By Sakae Toiyama in Washington
On May 6, Regional Revitalization Minister Shigeru Ishiba, who is now visiting the U.S., emphasized the need for Japan to directly manage the U.S. forces in Japan, by saying, “We need to consider stationing them on the premises of Japan’s Self-Defense Forces (SDF) bases in the sense of renting space.” He also suggested that the Constitution be amended and that revising the Japan-U.S. Security Treaty and the Status of Forces Agreement be “seriously looked into as ways to expand the SDF’s role and strengthen the bilateral alliance.” He made the remarks at a symposium hosted in Washington by the Sasakawa Peace Foundation.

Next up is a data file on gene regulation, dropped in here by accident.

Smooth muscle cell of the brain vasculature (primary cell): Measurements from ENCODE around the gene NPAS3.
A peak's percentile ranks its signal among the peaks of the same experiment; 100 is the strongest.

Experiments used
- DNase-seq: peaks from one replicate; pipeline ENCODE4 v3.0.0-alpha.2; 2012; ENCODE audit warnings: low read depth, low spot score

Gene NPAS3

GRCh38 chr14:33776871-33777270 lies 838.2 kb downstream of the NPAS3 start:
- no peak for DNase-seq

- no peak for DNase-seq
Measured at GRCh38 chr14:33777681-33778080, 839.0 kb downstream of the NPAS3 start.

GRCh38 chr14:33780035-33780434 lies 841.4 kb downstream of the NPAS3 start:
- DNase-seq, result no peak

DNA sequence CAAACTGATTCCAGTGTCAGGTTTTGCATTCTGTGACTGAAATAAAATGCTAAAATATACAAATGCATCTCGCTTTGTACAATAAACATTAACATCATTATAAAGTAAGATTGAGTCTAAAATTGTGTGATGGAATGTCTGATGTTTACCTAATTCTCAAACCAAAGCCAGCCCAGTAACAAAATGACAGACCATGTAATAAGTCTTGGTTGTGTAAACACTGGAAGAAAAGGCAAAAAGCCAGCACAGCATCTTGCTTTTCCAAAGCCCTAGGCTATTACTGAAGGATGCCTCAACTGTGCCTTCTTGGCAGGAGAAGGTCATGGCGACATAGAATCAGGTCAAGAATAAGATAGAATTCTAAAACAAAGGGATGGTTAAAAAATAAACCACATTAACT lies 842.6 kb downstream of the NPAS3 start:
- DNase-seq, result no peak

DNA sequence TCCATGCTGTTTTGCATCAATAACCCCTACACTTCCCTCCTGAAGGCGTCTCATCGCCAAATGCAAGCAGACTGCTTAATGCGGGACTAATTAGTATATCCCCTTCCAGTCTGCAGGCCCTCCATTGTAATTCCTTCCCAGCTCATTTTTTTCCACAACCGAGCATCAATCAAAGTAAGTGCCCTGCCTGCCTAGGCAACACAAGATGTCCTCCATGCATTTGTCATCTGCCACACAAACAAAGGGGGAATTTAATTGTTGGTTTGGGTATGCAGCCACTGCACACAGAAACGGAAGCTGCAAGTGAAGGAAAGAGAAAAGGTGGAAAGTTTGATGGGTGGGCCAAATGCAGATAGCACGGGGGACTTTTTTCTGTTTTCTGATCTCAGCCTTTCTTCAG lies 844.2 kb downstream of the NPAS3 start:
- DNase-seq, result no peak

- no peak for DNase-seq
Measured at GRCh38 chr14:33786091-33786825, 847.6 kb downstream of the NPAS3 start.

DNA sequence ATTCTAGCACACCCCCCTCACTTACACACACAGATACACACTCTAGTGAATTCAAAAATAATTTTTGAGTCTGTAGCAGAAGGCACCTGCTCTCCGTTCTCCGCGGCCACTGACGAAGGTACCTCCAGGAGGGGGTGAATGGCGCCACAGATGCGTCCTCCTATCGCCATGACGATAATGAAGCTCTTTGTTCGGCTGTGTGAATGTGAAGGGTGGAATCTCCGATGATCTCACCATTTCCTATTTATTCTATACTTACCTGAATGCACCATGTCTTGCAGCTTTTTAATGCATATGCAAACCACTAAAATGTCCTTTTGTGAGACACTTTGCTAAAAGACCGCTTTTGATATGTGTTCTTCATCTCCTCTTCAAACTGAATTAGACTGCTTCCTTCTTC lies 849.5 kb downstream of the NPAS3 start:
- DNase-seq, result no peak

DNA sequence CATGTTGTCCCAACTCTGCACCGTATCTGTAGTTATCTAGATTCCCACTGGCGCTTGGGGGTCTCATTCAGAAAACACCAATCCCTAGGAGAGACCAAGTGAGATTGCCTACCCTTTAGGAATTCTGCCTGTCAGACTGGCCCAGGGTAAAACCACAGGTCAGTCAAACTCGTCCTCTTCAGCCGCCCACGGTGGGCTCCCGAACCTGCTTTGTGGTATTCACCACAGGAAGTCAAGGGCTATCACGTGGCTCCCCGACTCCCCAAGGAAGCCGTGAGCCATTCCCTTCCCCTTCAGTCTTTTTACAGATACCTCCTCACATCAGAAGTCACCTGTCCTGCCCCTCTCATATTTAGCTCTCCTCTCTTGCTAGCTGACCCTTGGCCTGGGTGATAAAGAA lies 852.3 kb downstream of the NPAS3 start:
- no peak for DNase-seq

It is unusual for an incumbent minister to make such specific remarks on revising a bilateral treaty. There is a possibility that opposition parties will react strongly to his remarks.
Ishiba said: “Japan should shape the alliance so that the concept of ‘jointly defending each other’ can be realized eventually” with an eye on Japan’s direct management of U.S. forces in Japan. He emphasized the need to make the alliance more reciprocal based on the right to collective self-defense.